How can I find an Austin LSAT class?
Time spent in an LSAT prep course is valuable in more than one way - of course, the LSAT itself is challenging, and doing well on the test can be important for a strong law school application. But additionally, the LSAT is the only test accepted by American Bar Association-certified law schools for a reason: it has been specifically designed to test for the skills that students will be using throughout law school, should they be accepted. Studying for the LSAT may not be solely applicable to the test, but can be useful further down the line. Reach out and contact us today for more information on how an Austin LSAT course provided by Varsity Tutors is a convenient, accessible way that you can pursue your goal of success in law school.
Jared: Austin LSAT course instructor
...for a very long time. So as a result, I've picked up on different ways of studying that are appropriate for different levels, different settings, and different subjects. So whether a student is preparing for the ACT or the LSAT, is wanting to polish writing skills, or is wanting to strengthen a particular subject, I can do it. I graduated with honors with a degree in Economics from BYU, and graduated with high honors with...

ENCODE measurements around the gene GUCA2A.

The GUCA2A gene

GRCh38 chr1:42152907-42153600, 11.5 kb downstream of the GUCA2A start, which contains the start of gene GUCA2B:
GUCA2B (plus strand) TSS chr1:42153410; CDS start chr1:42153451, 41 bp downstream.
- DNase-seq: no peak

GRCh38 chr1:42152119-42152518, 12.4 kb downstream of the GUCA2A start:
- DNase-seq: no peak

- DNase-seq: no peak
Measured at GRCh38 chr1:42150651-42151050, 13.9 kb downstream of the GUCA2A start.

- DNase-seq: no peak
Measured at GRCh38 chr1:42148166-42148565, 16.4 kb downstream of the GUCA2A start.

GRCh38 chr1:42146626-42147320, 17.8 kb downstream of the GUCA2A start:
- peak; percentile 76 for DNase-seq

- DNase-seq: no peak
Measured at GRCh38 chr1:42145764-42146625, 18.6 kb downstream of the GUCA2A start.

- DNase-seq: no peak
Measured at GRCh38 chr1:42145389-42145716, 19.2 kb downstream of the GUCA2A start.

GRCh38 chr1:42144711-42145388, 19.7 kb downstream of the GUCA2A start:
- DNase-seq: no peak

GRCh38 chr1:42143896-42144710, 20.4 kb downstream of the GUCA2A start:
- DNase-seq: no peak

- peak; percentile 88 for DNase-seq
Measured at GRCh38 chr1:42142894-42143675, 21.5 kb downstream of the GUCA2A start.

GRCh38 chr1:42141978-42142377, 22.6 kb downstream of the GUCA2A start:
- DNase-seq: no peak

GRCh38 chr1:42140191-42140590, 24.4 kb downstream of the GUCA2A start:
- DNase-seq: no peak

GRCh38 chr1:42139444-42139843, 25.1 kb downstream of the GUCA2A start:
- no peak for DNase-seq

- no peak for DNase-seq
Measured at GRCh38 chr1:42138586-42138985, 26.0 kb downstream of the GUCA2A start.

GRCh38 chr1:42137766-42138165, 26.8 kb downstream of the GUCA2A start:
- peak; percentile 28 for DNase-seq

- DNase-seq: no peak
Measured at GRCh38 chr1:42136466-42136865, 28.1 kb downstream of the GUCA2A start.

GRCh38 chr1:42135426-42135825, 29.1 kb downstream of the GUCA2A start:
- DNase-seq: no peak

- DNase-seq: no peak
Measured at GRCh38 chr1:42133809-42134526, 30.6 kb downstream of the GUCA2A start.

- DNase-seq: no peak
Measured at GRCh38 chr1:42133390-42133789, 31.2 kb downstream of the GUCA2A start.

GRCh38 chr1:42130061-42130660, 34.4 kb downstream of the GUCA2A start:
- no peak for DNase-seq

Education & Certification
- Brigham Young University - Bachelor in Arts, Economics
- Case Western Reserve University - Juris Doctor, Law
- LSAT Analytical Reasoning
- Study Skills
- College English
- +20 subjects
Education & Certification
- Devi Ahilya University - Bachelor of Science, Pharmaceutical Sciences
- Campbell University - Master of Science, Pharmaceutical Sciences
- CLEP College Mathematics
- +111 subjects
Zachary: Austin LSAT course instructor